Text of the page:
It’s almost the end of the year and, with annual performance reviews just around the corner, motivation in many companies is dismally low. By the time October rolls around, employees are exhausted and can be discouraged if goals are unrealised, so it is often the worst time to complete a performance review.

It is in the best interests of employees to keep motivated in the workplace in order to find fulfilment in their lives, and for employers to maximise the motivation of employees in order to encourage high performance. One study, for example, found that small businesses are more likely to succeed if employees are motivated and satisfied. However, staying motivated is often easier said than done. The following seven tips are guidelines to improving your motivation at work, and enhancing your overall working experience and perception of self-efficacy.

1. Setting goals
Self-motivation at work begins with setting goals. This can apply to specific projects or everyday tasks you perform as part of your job, or to your overall career plans. Working on tasks in a haphazard way with no goals in mind can lead to feeling overwhelmed and demotivated.

2. Planning and prioritising
Once you have set your goals, you need to establish a clear game plan for achieving them. Larger projects can be broken down into smaller tasks, and achievable milestones can be set for overarching career goals. If you have a clear plan for achieving your goals, you will be more confident in your ability to do your work well, leading to increased motivation. By effectively prioritising tasks, you will not only bring your workload under control, but also add to the importance, value, and quality of the work, thereby improving your motivation.

Keep your work in perspective. Remind yourself why you are in this industry, and why you chose to do the work you do. Most importantly, remind yourself that you have a life outside of work to look forward to. External, as well as internal, factors can be a significant source of motivation at work.

3. Using your skills and resources
Everyone has natural talents that they can use to their advantage. Julie Lynch, principal at Uncommon Consulting, suggests that it helps to physically write down three or more things you are really good at and use those skills whenever possible. Doing what you do well gives you a sense of pride in what you have accomplished, thereby leaving you feeling fulfilled in your job and motivated to coninue.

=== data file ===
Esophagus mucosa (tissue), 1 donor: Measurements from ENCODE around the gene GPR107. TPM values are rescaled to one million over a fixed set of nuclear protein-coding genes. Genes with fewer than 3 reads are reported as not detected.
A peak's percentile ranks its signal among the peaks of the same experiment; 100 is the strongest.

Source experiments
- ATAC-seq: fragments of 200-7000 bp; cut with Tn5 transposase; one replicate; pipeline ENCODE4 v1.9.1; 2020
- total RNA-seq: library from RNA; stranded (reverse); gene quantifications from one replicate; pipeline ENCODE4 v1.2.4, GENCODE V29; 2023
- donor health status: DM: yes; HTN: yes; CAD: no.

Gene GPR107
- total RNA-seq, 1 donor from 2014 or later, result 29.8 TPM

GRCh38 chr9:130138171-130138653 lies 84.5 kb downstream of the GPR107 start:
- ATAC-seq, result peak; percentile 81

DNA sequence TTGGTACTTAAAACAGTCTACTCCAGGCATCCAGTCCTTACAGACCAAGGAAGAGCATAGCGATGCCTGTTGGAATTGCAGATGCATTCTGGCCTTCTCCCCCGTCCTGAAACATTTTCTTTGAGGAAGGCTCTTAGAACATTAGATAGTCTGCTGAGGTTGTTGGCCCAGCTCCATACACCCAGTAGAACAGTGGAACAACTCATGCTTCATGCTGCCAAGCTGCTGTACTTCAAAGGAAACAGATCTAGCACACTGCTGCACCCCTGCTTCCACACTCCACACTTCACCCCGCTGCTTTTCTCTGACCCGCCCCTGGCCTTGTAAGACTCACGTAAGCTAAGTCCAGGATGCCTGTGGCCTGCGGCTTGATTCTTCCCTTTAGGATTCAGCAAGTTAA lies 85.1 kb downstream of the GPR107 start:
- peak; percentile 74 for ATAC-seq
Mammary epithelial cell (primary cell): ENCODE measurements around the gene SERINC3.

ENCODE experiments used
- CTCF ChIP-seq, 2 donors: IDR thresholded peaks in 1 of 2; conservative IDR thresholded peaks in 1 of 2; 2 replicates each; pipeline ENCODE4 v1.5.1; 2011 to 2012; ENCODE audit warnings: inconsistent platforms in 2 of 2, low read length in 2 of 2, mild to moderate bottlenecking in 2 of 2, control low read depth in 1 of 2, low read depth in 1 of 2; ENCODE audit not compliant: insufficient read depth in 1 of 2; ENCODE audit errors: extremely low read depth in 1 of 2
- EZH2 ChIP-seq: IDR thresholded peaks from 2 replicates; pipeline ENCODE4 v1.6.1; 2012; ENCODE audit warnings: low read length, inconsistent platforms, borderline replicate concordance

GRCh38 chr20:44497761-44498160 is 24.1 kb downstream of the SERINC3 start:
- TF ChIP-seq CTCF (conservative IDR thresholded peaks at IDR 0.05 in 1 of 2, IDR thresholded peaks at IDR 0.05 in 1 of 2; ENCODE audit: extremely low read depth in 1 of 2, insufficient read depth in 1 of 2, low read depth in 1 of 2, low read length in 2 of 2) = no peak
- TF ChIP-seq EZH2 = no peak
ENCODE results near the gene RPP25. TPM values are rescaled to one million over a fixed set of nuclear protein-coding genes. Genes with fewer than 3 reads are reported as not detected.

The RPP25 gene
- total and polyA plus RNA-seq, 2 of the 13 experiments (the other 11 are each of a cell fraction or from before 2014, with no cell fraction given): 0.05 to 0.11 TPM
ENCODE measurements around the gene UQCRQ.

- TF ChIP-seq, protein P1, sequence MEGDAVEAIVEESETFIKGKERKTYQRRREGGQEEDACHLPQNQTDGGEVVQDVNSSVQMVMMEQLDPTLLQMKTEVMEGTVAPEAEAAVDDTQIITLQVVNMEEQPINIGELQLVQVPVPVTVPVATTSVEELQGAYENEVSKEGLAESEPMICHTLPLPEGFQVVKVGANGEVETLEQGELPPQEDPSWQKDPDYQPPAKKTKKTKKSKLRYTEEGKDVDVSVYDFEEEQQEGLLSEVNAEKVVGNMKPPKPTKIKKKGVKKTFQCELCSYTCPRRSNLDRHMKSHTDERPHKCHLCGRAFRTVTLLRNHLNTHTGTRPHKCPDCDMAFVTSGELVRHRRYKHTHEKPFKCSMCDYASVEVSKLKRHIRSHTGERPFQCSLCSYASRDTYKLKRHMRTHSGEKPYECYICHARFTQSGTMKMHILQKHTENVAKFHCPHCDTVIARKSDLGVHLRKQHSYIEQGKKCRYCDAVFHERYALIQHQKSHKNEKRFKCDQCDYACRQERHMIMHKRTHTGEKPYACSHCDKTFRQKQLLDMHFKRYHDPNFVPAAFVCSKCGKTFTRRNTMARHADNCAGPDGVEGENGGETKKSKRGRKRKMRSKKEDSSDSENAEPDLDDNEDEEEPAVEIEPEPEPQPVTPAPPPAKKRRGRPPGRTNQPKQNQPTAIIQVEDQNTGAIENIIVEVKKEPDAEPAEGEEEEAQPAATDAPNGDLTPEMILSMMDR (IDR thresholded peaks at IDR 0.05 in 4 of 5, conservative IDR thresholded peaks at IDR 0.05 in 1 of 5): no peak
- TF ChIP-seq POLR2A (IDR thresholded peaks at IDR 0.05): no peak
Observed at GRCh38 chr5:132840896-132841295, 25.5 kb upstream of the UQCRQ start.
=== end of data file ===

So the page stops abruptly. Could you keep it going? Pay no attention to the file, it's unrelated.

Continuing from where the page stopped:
4. Taking care of yourself
Work is important, but so is your personal life and personal wellbeing. Take care of yourself. Reward yourself in a personally meaningful way when you achieve a goal or milestone. It is worth reiterating that the life you have outside of work is also important. By maintaining a good work/life balance you will decrease your chances of burning out and becoming irrecoverably demotivated. Regular breaks during your working day will also keep you refreshed and ready to tackle the daily challenges of working life.

5. Keeping a positive attitude
It goes without saying that a positive attitude makes a very real difference to your levels of motivation. Find out what makes you feel positive, whether it be a specific song or motivational track, or just a happy thought, and focus on that when you feel particularly discouraged.

Staying positive is even more of a challenge for individuals who have to work for a purely financial motive, and who may not be in a position to pick and choose where they work. James Manktelow, productivity expert and CEO of leadership coaching site, is of the opinion that it is even more important for these individuals to focus on the meaning of their roles and find the ways in which their work helps others. Finding a deeper meaning in your work will lead to an increase in your work motivation.

Different people find their motivation in different places. Whatever your source, increased motivation will give you the confidence you need, not only for those year-end reviews, but also for approaching your job with a positive attitude on a day-to-day basis.

By Tamarin Benadie